DUBAI: Iranian Nobel Peace Prize laureate Shirin Ebadi said the death in custody of a young Iranian Kurdish woman last year has sparked an irreversible “revolutionary process” that would eventually lead to the collapse of the republic.
Iran’s clerical rulers have faced widespread unrest since Mahsa Amini died in the custody of the morality police on September 16 after she was arrested for wearing “inappropriate attire”.
Iran has blamed Amini’s death on preexisting medical problems and has accused the United States and other foes of fomenting the unrest to destabilise the clerical establishment.
As they have done in the past in the face of protests in the past four decades, Iran’s hardline rulers have cracked down hard. Authorities have handed down dozens of death sentences to people involved in protests and have carried out at least four hangings, in what rights activists say is aimed at intimidating people and keep them off the streets.
A staunch critic of the clerical establishment that has ruled in Iran since the Islamic Revolution in 1979, Ebadi has been one of the most outspoken supporters of the anti-government demonstrations.
Like many critics of Iran’s clerical rulers, Ebadi believes the current wave of protests has been the boldest challenge to the establishment’s legitimacy yet.
“This revolutionary process is like a train that will not stop until it reaches its final destination,” said Ebadi,
who won the Nobel Peace Prize in 2003 for her work defending human rights and who has been in exile in London since 2009.
The 1979 revolution toppled Iran’s Shah Mohammad Reza Pahlavi, a secular monarch allied with the West, and led to the formation of an Islamic Republic.
With the latest protests ushering Iran into an era of deepening crisis between the rulers and society at large, Amini’s death has unbottled years of anger among many Iranians over issues ranging from economic misery and discrimination against ethnic minorities to tightening social and political restrictions.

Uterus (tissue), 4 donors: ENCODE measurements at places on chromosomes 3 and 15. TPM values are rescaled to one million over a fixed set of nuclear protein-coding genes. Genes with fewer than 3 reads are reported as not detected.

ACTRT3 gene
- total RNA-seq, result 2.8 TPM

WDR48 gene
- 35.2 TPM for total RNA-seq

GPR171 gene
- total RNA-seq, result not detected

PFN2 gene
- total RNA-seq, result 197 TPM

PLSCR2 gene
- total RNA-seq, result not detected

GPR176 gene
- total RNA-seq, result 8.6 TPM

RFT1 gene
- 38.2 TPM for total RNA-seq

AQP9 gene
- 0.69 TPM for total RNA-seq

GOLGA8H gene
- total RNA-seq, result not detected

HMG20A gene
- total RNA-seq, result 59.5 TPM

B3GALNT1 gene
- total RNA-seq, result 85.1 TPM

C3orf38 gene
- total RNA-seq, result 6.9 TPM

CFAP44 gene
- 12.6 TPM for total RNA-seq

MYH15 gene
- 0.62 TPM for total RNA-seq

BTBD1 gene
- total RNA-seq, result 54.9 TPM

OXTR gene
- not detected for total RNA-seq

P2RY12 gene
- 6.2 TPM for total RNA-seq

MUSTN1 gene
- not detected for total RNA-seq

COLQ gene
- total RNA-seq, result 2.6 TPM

For months, Iranians from all walks of life have called for the fall of the clerical establishment, chanting slogans against Supreme Leader Ayatollah Ali Khamenei.
However, protests have slowed considerably since the hangings began. They have been at their most intense in the Sunni-populated areas of Iran and are currently mostly limited to those regions.
Videos shared on social media, unverifiable by Reuters, showed people chanting “Death to Khamenei” from rooftops in some cities, but nothing on the scale of past months.
The rights group HRANA said that as of Wednesday, 527 protesters had been killed during unrest, including 71 minors. It said 70 members of the security forces had also been killed. As many as 19,262 protesters are believed to have been arrested, it said.
Ebadi, speaking in a phone interview from London, said the state’s use of deadly violence will deepen anger felt by ordinary Iranians about the clerical establishment because their grievances remain unaddressed.
“The protests have taken a different shape, but they have not ended,” Ebadi told Reuters in a phone interview from London.
With deepening economic misery, chiefly because of US sanctions over Tehran’s disputed nuclear work, many Iranians are feeling the pain of galloping inflation and rising joblessness.
Inflation has soared to over 50%, the highest level in decades. Youth unemployment remains high with over 50% of Iranians being pushed below the poverty line, according to reports by Iran’s Statistics Centre.
The crackdown has stoked diplomatic tensions at a time when talks to revive Tehran’s 2015 nuclear deal with world powers are at a standstill. The United States and its Western allies have slapped sanctions on Iranian authorities and entities for their involvement in the crackdown and other human rights abuses.
To force Iran’s clerical establishment from power, Ebadi said the West should take “practical steps” such as downgrading its political ties with Iran by recalling its ambassadors from Tehran, and should avoid reaching any agreement with the Islamic Republic, including the nuclear deal.